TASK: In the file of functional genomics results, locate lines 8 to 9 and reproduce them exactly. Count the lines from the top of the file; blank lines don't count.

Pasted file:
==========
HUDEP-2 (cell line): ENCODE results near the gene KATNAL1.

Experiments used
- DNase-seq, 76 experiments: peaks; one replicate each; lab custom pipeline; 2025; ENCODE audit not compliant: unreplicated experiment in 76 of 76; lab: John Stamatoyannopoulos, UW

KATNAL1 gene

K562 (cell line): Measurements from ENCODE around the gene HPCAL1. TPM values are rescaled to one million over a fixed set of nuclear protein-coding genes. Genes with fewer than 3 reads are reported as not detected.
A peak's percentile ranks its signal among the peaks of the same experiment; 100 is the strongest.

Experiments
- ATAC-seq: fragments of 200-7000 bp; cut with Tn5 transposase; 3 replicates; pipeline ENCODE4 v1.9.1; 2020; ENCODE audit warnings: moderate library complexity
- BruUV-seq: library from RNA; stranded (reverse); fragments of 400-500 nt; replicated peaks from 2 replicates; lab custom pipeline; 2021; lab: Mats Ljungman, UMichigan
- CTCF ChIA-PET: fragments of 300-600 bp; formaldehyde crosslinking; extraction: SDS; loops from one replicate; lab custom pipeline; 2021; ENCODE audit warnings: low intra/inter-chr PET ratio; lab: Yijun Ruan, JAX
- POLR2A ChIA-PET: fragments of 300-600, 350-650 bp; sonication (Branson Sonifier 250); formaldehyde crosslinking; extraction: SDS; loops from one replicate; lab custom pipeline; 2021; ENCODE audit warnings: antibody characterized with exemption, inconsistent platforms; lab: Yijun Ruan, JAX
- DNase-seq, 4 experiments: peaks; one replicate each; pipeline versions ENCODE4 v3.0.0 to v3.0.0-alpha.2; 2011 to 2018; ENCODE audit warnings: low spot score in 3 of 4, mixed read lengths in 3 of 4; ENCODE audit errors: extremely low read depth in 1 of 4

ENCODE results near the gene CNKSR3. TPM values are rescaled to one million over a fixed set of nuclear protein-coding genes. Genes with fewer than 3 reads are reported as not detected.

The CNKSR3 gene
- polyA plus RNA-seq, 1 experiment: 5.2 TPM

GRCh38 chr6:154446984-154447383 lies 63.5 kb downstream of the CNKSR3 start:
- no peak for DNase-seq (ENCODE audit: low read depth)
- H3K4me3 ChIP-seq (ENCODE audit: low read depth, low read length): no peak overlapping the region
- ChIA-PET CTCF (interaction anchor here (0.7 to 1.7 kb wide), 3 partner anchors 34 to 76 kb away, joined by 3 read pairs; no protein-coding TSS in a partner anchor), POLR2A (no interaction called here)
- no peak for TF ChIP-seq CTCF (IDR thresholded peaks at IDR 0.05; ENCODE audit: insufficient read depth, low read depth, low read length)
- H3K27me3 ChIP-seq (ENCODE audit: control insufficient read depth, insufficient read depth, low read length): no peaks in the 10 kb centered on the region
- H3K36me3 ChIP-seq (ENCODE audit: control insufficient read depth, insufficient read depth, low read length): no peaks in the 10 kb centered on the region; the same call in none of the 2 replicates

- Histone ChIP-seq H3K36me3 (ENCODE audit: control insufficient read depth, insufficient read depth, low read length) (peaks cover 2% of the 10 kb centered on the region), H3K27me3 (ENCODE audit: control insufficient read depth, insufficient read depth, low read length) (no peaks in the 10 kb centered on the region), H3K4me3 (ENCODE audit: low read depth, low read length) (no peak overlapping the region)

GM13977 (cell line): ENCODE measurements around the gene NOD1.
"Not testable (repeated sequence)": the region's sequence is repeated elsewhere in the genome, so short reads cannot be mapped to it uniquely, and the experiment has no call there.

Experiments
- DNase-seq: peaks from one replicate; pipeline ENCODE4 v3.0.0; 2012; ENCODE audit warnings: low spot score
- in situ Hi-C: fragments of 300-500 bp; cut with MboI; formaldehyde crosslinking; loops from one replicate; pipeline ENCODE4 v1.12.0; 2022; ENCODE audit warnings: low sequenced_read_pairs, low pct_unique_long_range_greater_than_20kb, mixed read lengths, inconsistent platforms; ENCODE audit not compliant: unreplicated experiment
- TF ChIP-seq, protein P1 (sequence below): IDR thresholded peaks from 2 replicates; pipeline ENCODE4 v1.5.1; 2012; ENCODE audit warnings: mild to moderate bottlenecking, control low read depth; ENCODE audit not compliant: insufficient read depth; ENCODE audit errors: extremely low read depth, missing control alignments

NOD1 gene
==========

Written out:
- ATAC-seq: fragments of 200-7000 bp; cut with Tn5 transposase; 3 replicates; pipeline ENCODE4 v1.9.1; 2020; ENCODE audit warnings: moderate library complexity
- BruUV-seq: library from RNA; stranded (reverse); fragments of 400-500 nt; replicated peaks from 2 replicates; lab custom pipeline; 2021; lab: Mats Ljungman, UMichigan